From P5 to the GPU with Pixi.JS

This is an overview of a digital art project, that forced me to stray beyond p5.js 2d canvas and look to the GPU powered pixi.js library.

I wanted to create a work of digital art that represented cascades of neurons, simulating the flow of stimulation and inhibition that flows between neurons in a brain. The point was to show a sufficiently complex cascading and shifting effect (triggered by changes sensed in the world), and ask questions about how observing these patterns might suggest thought or inner experience in the observed mind, and how the biochemical processes might relate to some “inner” experience of the world.

Because P5.js is my goto visual library I started there. Each neuron is a js object, with a set of behaviours and visual rendering. Sorry, I am still using classic js functions as objects rather than classes. Old habits, unbroken. Each neuron holds an array of connections (dendrites) that are pointers to source neurons, and a weighting for either inhibition or excitation that modifies the strength of signal passed from an up-stream neuron.

In each frame, the neurons check each of its dendrite’s source neuron’s current value, multiply this by its  own excitatory or inhibitory  weight, and the neuron then aggregates all of these to decide whether it should itself fire.
Within the neuron various states and counters are updated that will be used in visualisations.
There are three visualisations:
1. The dendrites are represented as straight lines with the hue reflecting the weighted value at a given instance. While the straight line is a very basic representation, the number of connections active at any point can give a spectacular overall effect.
2. The neuron body (effectively the axon hillock) is simply a circle that illuminates when fired, and with a simple fading ripple that propagates out after firing to give a visual echo of an otherwise fleeting event.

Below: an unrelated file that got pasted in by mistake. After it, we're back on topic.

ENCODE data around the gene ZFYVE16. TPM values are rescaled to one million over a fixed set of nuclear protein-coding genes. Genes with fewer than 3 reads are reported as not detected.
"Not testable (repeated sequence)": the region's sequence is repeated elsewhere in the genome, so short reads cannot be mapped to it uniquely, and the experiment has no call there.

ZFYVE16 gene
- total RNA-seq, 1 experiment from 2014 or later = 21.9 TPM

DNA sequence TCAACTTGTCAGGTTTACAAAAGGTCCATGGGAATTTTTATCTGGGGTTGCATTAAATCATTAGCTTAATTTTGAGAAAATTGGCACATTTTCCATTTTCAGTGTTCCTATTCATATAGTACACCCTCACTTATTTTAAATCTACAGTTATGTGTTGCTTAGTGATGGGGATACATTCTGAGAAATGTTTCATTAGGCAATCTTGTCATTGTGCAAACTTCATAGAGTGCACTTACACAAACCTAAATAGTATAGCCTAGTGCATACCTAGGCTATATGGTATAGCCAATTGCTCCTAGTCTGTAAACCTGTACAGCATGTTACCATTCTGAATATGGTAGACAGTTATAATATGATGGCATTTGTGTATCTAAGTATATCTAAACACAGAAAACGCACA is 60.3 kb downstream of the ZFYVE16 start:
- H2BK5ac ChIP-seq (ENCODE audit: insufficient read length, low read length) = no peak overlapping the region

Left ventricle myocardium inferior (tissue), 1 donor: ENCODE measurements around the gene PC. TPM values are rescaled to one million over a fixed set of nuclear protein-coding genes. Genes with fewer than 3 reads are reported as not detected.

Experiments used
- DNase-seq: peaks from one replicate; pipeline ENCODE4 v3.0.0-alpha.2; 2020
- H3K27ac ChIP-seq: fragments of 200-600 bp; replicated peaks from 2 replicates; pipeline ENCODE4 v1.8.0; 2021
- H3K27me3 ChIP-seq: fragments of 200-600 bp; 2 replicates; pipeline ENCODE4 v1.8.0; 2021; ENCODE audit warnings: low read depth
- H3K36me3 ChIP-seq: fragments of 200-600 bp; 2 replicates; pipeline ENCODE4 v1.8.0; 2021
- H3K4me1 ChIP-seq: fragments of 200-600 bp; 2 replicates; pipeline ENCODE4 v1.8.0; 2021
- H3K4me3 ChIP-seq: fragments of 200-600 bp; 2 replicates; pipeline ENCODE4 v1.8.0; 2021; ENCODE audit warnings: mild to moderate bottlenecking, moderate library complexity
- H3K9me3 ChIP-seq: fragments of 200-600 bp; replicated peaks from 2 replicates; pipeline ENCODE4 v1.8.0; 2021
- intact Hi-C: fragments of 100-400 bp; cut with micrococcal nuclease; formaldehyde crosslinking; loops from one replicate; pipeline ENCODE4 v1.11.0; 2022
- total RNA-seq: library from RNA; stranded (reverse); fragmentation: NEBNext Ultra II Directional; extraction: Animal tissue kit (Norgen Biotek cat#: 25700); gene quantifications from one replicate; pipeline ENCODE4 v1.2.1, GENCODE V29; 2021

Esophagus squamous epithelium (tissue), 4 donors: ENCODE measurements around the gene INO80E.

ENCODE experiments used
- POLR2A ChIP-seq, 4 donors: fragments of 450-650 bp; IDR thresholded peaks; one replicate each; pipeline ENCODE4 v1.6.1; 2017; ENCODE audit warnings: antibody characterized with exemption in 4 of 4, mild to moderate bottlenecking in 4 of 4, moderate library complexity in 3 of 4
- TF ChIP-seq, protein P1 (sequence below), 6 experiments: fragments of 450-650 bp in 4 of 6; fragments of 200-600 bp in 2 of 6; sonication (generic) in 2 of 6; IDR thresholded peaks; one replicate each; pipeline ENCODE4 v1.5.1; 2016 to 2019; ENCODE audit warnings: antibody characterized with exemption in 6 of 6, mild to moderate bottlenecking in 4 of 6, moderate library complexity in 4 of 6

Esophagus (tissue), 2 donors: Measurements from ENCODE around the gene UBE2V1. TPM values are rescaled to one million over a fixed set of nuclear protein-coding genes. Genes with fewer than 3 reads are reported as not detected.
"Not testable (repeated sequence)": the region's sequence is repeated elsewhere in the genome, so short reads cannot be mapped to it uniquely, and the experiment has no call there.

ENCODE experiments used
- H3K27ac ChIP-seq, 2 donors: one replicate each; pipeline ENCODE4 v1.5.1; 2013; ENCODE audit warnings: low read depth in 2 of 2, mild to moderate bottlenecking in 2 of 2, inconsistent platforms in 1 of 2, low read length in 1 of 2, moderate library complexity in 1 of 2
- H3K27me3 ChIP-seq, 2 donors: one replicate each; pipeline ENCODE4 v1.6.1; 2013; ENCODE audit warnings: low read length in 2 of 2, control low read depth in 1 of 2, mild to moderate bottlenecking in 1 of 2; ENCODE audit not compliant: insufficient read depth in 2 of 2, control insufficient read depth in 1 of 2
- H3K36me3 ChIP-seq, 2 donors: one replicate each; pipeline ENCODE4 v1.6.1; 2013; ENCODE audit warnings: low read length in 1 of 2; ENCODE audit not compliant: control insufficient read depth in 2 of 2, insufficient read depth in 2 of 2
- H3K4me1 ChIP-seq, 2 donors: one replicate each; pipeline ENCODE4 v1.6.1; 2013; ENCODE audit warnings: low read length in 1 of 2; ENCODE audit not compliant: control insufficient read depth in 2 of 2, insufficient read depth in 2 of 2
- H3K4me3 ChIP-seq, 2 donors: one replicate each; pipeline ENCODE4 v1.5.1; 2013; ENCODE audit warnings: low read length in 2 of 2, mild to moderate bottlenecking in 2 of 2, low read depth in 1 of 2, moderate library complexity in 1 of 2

3. To enhance the visual effect of the firing neuron,  a third visualisation reflect how active a neuron was been in the immediate past, and slowly fades to give a more lasting impression of where recent activity has been within the brain, while still reflecting current neurons.
In each of these effects the power of the visualisation comes from the cascade of firing and state of many neurons and dendrites. The balance between these three shifts over time (using the sine of an increasing angle, offset by a phase for each visual effect).
The quantity and position of neurons, and the number dendrite connections is controlled with a data object, layerSpec, which states the radius from a given point in the brain, and the angular spread of a row of a given number of neurons in that row. This gives invisible arcs as the scaffold on which neurons are set. Their spacing is set by how many neurons are in that row. The connections to upstream neurons are calculated based on how many neurons are in the preceding row, and how many dendrites are required.
The rows are not completely regular; a simple scattering effect diffuses the arrangement from appearing to be too ordered. The brain is arranged as two curved hemispheres to enhance the impression of a brain.